About Seedlings

About Seedlings image by Ed Phillips


Anxious for spring to come, northerners and other gardeners living in cold climates can get a jump start on the growing season by starting seedlings in the winter, grown indoors from seeds that germinate in containers. One key to growing successful seedlings is timing. By starting them too soon, you risk the seedlings outgrowing their containers before spring. On the other hand, starting too late is risky, as they won't be ready for transplanting when spring comes. That's why it's necessary to monitor your area's weather as well as know the needs of different seedlings.


Seedlings are newly spouted young plants or trees with a single stem, lacking branches. They can either be grown in the ground when there's no danger of frost or in containers inside buildings, homes or greenhouses.

Parts of a Seedling

A seedling is composed of three basic parts: the radical, the hypocotyl and the cotyledon. With favorable growing conditions, the radicle is the first part of the seedling to sprout. Later the radicle, which is the embryonic root, evolves into the primary root, where lateral roots and root hair will develop. After the radicle emerges, the cotyledon appears.The cotyledons are seed leaves, making up the major portion of the embryo. The embroyonic shoot, called the hypocotyls, later develops into the stem. The hypocotyls is separated externally from the root by the collet. The embryo is encased by the seed leaves and cotyledons, which usually differ in shape from the leaves produced from the mature plant. Plants producing one cotyledon are grouped as monocotyledons, while plants yielding two seed leaves are dicotyledons, also known as dicots. After a seedling matures into a plant, adult leaves appear, called metaphyll.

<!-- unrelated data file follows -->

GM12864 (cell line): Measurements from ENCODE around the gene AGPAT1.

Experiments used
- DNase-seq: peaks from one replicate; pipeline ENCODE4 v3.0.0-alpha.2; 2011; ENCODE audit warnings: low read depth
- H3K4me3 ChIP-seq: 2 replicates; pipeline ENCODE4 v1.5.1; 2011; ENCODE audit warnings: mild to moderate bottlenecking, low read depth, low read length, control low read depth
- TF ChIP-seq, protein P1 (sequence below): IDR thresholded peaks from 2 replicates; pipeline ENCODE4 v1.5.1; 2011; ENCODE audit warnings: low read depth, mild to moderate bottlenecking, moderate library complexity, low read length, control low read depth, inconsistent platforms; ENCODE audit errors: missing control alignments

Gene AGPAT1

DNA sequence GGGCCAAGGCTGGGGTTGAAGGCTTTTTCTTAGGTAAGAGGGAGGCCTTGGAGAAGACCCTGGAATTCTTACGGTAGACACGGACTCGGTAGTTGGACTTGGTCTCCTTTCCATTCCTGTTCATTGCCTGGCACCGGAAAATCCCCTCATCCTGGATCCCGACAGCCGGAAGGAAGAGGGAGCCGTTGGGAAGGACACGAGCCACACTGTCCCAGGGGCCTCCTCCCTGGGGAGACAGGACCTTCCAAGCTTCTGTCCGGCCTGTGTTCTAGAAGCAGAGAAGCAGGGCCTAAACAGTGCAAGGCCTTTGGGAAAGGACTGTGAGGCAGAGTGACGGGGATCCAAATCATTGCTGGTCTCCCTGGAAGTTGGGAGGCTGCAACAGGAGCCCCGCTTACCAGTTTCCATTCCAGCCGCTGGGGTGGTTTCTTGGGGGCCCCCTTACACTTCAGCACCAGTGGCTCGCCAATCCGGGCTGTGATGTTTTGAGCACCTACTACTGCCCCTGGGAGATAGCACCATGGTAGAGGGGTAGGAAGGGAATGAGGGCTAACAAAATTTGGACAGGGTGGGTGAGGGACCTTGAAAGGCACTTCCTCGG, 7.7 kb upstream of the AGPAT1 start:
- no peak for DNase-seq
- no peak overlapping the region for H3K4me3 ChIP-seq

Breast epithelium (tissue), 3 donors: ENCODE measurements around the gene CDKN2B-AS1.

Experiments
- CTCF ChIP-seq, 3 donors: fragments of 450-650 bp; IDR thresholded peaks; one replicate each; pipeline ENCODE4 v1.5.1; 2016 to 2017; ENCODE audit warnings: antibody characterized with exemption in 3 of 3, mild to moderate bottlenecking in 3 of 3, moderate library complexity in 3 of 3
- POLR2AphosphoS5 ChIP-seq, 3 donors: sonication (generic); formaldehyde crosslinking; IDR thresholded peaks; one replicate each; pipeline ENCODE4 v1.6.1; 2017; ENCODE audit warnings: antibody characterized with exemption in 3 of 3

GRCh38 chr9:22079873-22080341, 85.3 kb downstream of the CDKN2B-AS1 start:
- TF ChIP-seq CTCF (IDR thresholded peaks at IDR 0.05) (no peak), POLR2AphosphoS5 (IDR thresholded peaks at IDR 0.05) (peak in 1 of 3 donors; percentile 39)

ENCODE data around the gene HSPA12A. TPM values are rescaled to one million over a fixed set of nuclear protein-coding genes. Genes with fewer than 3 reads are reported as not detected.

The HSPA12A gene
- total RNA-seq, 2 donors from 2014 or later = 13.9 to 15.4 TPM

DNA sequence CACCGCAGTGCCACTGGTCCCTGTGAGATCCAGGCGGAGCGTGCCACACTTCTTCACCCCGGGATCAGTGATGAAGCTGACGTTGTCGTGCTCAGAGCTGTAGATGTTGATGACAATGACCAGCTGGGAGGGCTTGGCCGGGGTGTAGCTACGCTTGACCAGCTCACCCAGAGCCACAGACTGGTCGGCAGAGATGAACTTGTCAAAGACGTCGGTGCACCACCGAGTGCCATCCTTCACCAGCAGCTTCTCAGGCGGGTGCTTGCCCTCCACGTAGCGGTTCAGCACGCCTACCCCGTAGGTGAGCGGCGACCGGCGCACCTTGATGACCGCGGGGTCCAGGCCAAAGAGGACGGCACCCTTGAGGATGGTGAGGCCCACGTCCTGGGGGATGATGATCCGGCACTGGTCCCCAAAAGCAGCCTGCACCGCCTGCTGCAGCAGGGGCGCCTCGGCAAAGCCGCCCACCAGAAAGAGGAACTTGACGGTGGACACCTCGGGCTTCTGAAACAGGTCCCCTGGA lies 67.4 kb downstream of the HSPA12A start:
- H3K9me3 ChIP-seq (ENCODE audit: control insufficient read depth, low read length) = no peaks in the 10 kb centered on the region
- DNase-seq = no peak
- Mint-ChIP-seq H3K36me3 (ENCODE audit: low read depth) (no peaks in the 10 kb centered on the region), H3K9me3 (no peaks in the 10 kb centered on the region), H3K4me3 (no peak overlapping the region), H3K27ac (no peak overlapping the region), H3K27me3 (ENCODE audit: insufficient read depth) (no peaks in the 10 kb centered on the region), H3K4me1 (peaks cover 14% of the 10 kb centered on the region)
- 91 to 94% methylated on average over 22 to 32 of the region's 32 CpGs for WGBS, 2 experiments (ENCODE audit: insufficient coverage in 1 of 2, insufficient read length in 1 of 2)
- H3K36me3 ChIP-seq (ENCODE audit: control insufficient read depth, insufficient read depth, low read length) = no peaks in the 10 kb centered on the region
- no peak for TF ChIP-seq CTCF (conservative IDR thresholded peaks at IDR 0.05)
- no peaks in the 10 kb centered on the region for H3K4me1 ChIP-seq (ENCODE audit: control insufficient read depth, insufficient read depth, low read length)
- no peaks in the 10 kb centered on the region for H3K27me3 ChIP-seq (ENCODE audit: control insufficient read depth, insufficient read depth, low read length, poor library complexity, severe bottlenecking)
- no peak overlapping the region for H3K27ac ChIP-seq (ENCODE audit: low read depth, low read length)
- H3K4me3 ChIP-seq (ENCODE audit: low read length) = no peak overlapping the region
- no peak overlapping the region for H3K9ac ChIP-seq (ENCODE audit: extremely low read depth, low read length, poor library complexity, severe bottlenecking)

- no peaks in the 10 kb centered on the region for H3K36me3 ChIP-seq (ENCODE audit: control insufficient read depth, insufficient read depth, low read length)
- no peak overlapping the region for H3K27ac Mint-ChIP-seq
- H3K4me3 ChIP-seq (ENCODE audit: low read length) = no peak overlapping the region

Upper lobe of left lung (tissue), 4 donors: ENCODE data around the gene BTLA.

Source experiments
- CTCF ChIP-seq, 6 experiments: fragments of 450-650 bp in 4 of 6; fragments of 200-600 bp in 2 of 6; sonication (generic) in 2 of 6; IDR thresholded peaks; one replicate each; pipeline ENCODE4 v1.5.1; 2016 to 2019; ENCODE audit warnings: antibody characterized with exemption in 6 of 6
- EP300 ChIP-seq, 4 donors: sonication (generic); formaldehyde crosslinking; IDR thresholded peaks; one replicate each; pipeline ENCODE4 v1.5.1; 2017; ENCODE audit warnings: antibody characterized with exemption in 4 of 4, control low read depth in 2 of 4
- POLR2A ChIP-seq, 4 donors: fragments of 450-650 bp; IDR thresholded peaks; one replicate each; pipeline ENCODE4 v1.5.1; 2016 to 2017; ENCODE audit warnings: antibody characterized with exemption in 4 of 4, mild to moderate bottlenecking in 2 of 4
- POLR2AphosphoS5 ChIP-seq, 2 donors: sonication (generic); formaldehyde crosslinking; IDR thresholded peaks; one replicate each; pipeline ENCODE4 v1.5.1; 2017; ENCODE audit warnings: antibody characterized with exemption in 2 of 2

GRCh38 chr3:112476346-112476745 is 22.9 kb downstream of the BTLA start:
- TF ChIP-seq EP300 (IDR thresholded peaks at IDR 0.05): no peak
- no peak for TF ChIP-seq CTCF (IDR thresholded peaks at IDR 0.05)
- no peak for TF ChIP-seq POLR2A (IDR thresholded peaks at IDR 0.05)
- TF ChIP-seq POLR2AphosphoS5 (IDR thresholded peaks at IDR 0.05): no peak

Cryptocotylar seedlings, also known as hypogeous, are seedlings with the cotyledons remaining within the seed. This seedling usually remains below ground. Phanerocotylar seedlings (epigeous) are types of seedlings in which the cotyledons grow inside the seed and usually emerge above ground.


The same conditions are needed for growing indoor seedlings as those grown outdoors. However, growing seedlings inside requires more care because you need to artificially maintain the environment. Although special considerations apply to individual cases, soil, light and water are the basic needs of growing indoor seedlings, just as any plant grown outside.


Seeds sown too closely together can result in seedlings that are spindly. That's because there are too many plants competing for light, resulting in seedlings that are long and leggy, unable to support themselves. To prevent spindly seedlings, sow seeds with enough room between them for proper growth. However, if you've already planted them too thickly, remove the seedlings from the original pot and replant in separate containers, planting them deeper within the soil.

Transferring Seedlings

Gradually transfer seedlings from a warm environment, such indoors or a heated greenhouse, so they can slowly adjust to colder temperatures. First, make sure there's no danger of frost. Transport seedlings outside for only a brief period each day, returning them, covered, to their original home at night. Do this, gradually increasing the time outdoors, for about two weeks. Then, it's safe to transplant seedlings into the ground.


Usually labeled "sprouts," seedlings are also eaten as health food. However, their nutritional worth is over-rated because the small size of a seedling doesn't yield enough vitamins and minerals to warrant the nutritional claims made by some health enthusiasts.

About this Author

Venice Kichura has written on a variety of topics for various websites, such as Suite 101 and Associated Content since 2005. She's written articles published in print publications and stories for books such as "God Allows U-Turns." She's a graduate of the University of Texas and has worked in both Florida and Connecticut schools.

Photo by: Ed Phillips

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